If a more serious health problem or one that lasts more than three days occurs after vaccination, contact your family doctor or call 1220.
The vaccinators have an obligation to notify the State Agency of Medicines about side effects but if you wish you can notify the State Agency of Medicines (Ravimiamet) yourself about health problems that have occurred after getting vaccinated.
To date, more than 300,000 million doses of COVID-19 vaccines have been administered in the world and there have been no reports of widespread dangerous side effects anywhere.
Source: Estonia's kkk.kriis.ee crisis information website.
Where will vaccination take place?
There will be six vaccination centers in Tallinn, Tartu, Pärnu and Ida-Viru County. Hospitals and family doctors centers will also continue to vaccinate people.
You can find a list of vaccination locations on the vaktsineeri website.
Tallinn will use Tondiraba Ice Rink (Tondiraba jäähall) and Mustamäe Cultural Center Kaja (Mustamäe Kultuurikeskus Kaja) as vaccination centers.
The center at Tondiraba Ice Rink in Lasnamäe will open from May 18. The address is Varraku 14.
Virbi bus stop is situated next to the ice hall and buses 19, 44, 51 and 65 stop there regularly.
Mustamäe Cultural Center Kaja in Mustamäe at E. Vilde 118 will open as a vaccination center from May 17.
Tartu's vaccination center is at the A Le Coq sports center at Ihaste 7. It opened on April 27.
Ahtme Hospital, Kohtla-Järve: Ilmajaama 14 and Ravi 10d
Narva Hospital: Haigla 1, Narva
Pärnu Hospital: Ristiku 1
Tervis Medical Spa Hotel: Seedri 6
What vaccines are being used in Estonia?
Pfizer/BioNTech, Moderna, AstraZeneca and Janssen. The AstraZeneca vaccine is only being given to people over 50.
As part of the European Union's pre-purchase scheme, Estonia has agreements with five manufacturers: Pfizer/BioNTech, Moderna, AstraZeneca, Janssen and CureVac.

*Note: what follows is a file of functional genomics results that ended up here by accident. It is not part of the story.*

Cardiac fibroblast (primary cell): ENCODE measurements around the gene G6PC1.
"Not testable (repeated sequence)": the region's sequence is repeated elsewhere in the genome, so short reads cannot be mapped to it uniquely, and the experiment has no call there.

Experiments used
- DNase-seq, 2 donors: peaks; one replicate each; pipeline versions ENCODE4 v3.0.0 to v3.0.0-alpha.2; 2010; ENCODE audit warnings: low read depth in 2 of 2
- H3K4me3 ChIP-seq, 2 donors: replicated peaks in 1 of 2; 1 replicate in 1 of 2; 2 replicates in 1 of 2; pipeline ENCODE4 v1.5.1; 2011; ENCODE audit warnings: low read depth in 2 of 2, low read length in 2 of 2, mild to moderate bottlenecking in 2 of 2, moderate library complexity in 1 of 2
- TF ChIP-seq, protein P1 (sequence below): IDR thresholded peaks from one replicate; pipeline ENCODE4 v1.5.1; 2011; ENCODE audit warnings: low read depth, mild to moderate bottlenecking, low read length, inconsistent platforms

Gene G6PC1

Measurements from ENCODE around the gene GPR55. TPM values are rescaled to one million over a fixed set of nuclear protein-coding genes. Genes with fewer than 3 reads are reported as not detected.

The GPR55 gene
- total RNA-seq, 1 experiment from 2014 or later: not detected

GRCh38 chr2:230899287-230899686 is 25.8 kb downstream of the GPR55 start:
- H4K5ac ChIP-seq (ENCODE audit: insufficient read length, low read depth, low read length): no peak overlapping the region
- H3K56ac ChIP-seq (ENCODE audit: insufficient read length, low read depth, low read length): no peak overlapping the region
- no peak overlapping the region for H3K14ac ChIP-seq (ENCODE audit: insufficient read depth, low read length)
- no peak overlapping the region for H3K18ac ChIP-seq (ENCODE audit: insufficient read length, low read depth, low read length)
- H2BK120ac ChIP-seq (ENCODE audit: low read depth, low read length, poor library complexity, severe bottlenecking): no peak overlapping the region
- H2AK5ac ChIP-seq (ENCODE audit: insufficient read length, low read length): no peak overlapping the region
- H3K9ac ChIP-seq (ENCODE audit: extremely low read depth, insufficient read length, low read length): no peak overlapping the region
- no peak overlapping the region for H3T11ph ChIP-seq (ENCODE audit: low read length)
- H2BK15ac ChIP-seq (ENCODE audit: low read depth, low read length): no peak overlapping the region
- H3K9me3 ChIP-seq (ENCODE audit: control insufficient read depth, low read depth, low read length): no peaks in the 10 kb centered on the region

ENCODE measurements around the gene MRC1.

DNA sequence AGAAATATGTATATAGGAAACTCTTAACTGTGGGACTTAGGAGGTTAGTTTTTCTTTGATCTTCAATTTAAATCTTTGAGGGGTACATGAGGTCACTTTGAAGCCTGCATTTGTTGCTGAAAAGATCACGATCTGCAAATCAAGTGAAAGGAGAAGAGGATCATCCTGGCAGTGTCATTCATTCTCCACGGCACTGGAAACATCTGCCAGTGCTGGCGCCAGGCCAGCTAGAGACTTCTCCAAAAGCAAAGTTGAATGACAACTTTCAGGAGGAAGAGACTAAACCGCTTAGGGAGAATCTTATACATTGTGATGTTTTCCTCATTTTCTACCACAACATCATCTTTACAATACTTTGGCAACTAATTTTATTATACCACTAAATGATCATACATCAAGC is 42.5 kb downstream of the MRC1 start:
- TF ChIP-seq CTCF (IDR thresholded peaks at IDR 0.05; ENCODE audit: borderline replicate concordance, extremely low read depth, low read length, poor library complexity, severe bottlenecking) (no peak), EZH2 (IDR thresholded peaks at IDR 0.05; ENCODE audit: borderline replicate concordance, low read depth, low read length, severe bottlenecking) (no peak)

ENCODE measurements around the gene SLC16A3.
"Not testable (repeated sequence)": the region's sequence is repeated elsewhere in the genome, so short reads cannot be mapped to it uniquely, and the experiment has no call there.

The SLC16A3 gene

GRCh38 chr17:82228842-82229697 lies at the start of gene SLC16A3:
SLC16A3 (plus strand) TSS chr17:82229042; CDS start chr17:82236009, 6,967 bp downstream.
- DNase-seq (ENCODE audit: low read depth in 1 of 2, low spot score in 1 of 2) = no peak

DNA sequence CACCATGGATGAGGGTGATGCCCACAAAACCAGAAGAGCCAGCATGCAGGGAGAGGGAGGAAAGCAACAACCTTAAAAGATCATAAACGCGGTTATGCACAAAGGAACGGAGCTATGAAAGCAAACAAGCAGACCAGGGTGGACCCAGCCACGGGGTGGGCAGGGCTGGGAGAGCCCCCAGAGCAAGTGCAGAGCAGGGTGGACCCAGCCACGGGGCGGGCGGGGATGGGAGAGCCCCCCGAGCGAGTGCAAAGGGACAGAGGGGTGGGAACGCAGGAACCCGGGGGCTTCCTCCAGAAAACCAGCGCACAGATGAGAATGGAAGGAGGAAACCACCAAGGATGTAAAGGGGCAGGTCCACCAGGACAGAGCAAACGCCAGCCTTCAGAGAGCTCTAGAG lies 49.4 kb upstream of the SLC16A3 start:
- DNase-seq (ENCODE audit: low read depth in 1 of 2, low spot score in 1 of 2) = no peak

The government has also given approval in principle for Estonia to make agreements for all eight manufacturers. Estonia has the possibility to buy 4,761,894 doses of vaccine.
The number of doses of each vaccine ordered can be seen below or viewed online here. Currently, only Pfizer/BioNTech, Moderna, AstraZeneca and Janssen can be used within the EU.
Information about each vaccine can be read on the vaktsineeri website here.
Is it possible to choose which vaccine you receive?
Yes, you can choose which vaccine you receive when booking a time in the digital registry.
How many doses have been administered so far?
624,720 people have received at least one dose of a vaccine - 47.01 percent of the population, as of July 29. Of these, 548,830 people have been vaccinated twice or finished the vaccination cycle.
Has Estonia launched its vaccination certificate yet?
Yes. It works alongside the EU's Digital Green Passport.
You can now generate your own vaccination certificate QR code on the Patient Portal which can be downloaded and displayed on a phone or printed off. Those unable to use the patient portal can appoint a representative who is able to do so on their behalf.
Estonia's was created by private sector firm GuardTime and has been endorsed by President Kersti Kaljulaid. You can read more on GuardTime's website.
ETV's morning show "Terevisioon" demonstrated how to create a QR code, which can be watched HERE at 44"-50".
Where can I find more information about the vaccine process in Estonia?
Estonia's vaccination website is https://vaktsineeri.ee/en/covid-19/vaccination-in-estonia/
You can also find more information on the kkk.kriis.ee website about the following subjects:
Watch again: Government information session
An online public information session about coronavirus vaccination in Estonia was held on Wednesday (March 16) featuring government members and health experts.
The two-hour discussion can be rewatched here with English translation.
A second expert panel was held on May 10, which can be watched here with English translation.
The Agency of Medicines also publishes data showing how many people have been vaccinated by sex, doses by manufacturer and reported side effects every week.
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Editor: Helen Wright